She loved her time at Duke.  She made a number or new BFFs, from Texas, New Mexico, and -- just as if not more exciting -- from across town, girls who will go to (go Tigers!) Chapel Hill High School as opposed to East Chapel Hill High School.

In any case, any shards of deep insight I might have had, inspired by this morning's reading, have been dissipated by the prosaics of parenting.  But, honestly, I think that's what you, my readers, seem to prefer anyway.

Saturday, July 26, 2014


While we were "hiking" on the Appalachian trail the other day, I remarked at some point in time that one of the concerns with riding bicycles long distances was culture conflict between bikers and people in pick-up trucks.  Mary remarked that she didn't really believe that anyone on the road really meant to hurt bikers.  Not long thereafter we passed a solitary hiker in full through hiker regalia, including some pretty funky rigging to keep his pack dry, and I made a comment about how the long-distance hikers looked with disdain upon those of us who were out on the trail for short jaunts.  Mary, again, noted that I had no way of knowing that.

And, indeed, I had to admit that she had me, and that maybe it is some quirk in me that imputes aggressive and other ill motives to others.  Is it maybe just a guy thing, or does it have to do with being extremely and continuously competitive (even though I'm not all that obsessed with winning and conquest)?  Is it tied, indeed, with the same quantitative focus that makes me ever-attuned to the mileage my car is getting?

Hard to say. 

In any case, I need to go mow the lawn before going for a swim.  Natalie is home between summer camp/school sessions, and there will be family dinner to be grilled and eaten before long.

Friday, July 25, 2014

Ghost parks

Mary and I hiked down from the Blue Ridge Parkway to Crabtree Falls today.  Good hike, lovely falls.  Up near the Parkway there were port-a-potties, but the visitor's center was closed.  Meanwhile, the camping sites -- conveniently next to individual parking spaces and with little level platforms to pitch your tent comfortably -- were all seemingly derelict, as was an "amphitheater" used for god knows what back in the day.  There was a "store" back up there by the parking lot which presumably used to sell stuff to people at the 100-odd camping sites that now sit empty.  Hard to figure if it was ever feasible business-wise.  A water fountain down down near the trail head no longer worked.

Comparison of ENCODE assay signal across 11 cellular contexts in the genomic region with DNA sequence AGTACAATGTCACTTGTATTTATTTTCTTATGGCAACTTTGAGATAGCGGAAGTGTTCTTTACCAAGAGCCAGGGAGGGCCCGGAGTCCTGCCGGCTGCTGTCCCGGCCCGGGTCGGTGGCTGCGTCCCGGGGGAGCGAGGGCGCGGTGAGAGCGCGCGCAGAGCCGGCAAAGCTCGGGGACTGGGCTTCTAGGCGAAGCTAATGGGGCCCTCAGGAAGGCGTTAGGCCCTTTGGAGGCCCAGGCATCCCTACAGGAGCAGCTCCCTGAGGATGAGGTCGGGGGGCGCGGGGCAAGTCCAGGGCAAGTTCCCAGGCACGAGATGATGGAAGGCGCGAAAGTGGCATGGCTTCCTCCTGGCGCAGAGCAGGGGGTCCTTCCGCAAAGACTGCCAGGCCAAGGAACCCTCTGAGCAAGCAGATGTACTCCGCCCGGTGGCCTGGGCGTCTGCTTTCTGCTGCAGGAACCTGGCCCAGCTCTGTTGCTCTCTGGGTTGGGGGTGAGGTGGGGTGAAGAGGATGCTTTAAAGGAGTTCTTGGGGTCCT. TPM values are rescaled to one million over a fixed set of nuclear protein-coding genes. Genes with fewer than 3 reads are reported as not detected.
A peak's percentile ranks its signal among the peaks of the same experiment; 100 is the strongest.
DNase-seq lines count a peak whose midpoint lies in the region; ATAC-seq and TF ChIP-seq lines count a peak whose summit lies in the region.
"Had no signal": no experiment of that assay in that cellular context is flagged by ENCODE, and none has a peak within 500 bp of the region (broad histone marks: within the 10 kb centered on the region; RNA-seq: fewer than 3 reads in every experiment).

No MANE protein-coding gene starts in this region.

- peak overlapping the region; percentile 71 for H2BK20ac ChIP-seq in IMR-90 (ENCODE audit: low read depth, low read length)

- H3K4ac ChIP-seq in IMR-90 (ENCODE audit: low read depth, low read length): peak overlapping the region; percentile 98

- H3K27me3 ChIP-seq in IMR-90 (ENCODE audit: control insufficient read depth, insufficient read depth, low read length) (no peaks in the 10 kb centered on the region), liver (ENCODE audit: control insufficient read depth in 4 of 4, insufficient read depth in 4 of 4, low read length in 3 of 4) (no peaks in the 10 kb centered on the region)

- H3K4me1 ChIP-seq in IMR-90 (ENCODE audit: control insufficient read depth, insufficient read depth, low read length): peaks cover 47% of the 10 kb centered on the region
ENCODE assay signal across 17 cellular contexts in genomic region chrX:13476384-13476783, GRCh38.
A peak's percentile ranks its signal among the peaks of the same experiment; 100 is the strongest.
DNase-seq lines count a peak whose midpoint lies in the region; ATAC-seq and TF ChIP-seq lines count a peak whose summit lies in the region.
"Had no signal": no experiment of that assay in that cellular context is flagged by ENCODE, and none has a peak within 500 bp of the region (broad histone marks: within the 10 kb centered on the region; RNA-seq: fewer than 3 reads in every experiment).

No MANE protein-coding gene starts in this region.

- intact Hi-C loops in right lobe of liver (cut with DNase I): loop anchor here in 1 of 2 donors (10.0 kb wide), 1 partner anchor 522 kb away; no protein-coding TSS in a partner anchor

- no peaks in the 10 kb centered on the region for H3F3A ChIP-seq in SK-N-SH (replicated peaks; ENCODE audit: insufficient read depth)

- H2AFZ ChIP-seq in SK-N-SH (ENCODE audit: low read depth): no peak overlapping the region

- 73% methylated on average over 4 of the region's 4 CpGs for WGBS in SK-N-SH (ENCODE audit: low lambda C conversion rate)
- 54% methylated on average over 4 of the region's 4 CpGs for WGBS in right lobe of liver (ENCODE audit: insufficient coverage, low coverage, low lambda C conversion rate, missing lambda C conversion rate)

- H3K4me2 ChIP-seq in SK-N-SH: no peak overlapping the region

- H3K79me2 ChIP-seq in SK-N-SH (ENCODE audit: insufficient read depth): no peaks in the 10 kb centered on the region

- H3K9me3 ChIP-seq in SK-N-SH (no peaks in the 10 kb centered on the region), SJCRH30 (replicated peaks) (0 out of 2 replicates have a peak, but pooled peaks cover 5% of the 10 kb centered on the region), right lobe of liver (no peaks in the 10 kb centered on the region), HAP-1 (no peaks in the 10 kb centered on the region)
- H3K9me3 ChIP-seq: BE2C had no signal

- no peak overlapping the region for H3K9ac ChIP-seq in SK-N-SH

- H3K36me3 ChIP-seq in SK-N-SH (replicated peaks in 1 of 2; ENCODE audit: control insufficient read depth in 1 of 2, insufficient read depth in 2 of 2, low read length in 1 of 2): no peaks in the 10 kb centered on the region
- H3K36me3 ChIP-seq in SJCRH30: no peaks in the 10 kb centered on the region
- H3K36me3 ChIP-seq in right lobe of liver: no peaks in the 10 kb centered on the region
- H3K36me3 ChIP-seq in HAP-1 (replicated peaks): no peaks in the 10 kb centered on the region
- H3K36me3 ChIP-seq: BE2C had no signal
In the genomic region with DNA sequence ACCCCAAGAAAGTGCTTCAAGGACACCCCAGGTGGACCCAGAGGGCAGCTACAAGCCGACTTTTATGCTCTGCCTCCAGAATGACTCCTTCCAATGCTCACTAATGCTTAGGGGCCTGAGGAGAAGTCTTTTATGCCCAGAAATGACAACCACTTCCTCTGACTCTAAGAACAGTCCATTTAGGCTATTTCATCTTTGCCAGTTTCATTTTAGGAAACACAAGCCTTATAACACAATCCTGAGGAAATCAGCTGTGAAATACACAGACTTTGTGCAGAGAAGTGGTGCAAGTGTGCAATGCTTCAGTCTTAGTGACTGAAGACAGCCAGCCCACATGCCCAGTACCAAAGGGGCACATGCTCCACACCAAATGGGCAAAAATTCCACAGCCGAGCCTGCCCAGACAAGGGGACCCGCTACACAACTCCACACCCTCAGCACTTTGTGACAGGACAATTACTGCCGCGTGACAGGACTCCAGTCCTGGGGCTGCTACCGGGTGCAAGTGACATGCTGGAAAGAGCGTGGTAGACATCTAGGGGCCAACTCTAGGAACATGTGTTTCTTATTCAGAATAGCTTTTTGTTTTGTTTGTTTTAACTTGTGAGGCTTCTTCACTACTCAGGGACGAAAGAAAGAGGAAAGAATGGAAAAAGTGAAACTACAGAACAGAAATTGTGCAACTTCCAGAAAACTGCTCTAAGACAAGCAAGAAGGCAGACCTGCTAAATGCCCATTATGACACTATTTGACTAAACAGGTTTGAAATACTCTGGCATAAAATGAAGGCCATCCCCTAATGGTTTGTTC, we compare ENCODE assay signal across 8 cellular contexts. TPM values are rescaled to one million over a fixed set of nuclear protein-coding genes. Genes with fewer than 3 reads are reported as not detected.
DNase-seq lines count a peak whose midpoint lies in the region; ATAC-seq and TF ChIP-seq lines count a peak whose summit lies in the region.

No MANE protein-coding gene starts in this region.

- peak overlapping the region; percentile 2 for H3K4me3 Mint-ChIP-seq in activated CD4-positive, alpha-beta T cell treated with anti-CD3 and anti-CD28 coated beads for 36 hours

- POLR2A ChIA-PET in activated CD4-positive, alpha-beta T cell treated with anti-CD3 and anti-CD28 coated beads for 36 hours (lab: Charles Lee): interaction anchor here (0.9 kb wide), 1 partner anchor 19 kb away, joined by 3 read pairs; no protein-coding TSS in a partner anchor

It's hard to figure if one should be sad about all this decay.  On the one hand, it's nicer to see things not falling apart, once money has been spent on them.  On the other hand, is a modest decline in car camping really such a bad thing?  Are people actually being more rugged and camping out in the woods?

Not in these woods, I don't think.

In any case, I know I ain't no camper.

Up on Roan Mountain the day before, the visitor's center was also closed.  Maybe because it was a weekday, or is this reflective of a general de-funding of the National Parks?  Hard to say.

They had surely spent some money sending a bunch of heavy-set lads up on the balds of the roan to rev up some weed-eaters and keep the bald closest to the road nice and bald.  I can't help but think it would be better for all concerned if they'd shut off those 2-stroke engines and give those dudes some freaking scythes.  It would be much quieter, much gentler on the air, and those fellas would get some much-needed exercise.  Have them all read the chapter from Anna Karenina in which Levin learns to mow with a scythe from the peasants so they could catch the groove.

Monday, July 21, 2014

Brain extensions

So I got a new smart phone a few weeks back, and haven't really had a chance to play with it and grow into it much.  One thing I'm happy to have begun doing is merging the address books of a couple of gmail accounts I have.  I could explain why I have two, but it would be oh so boring.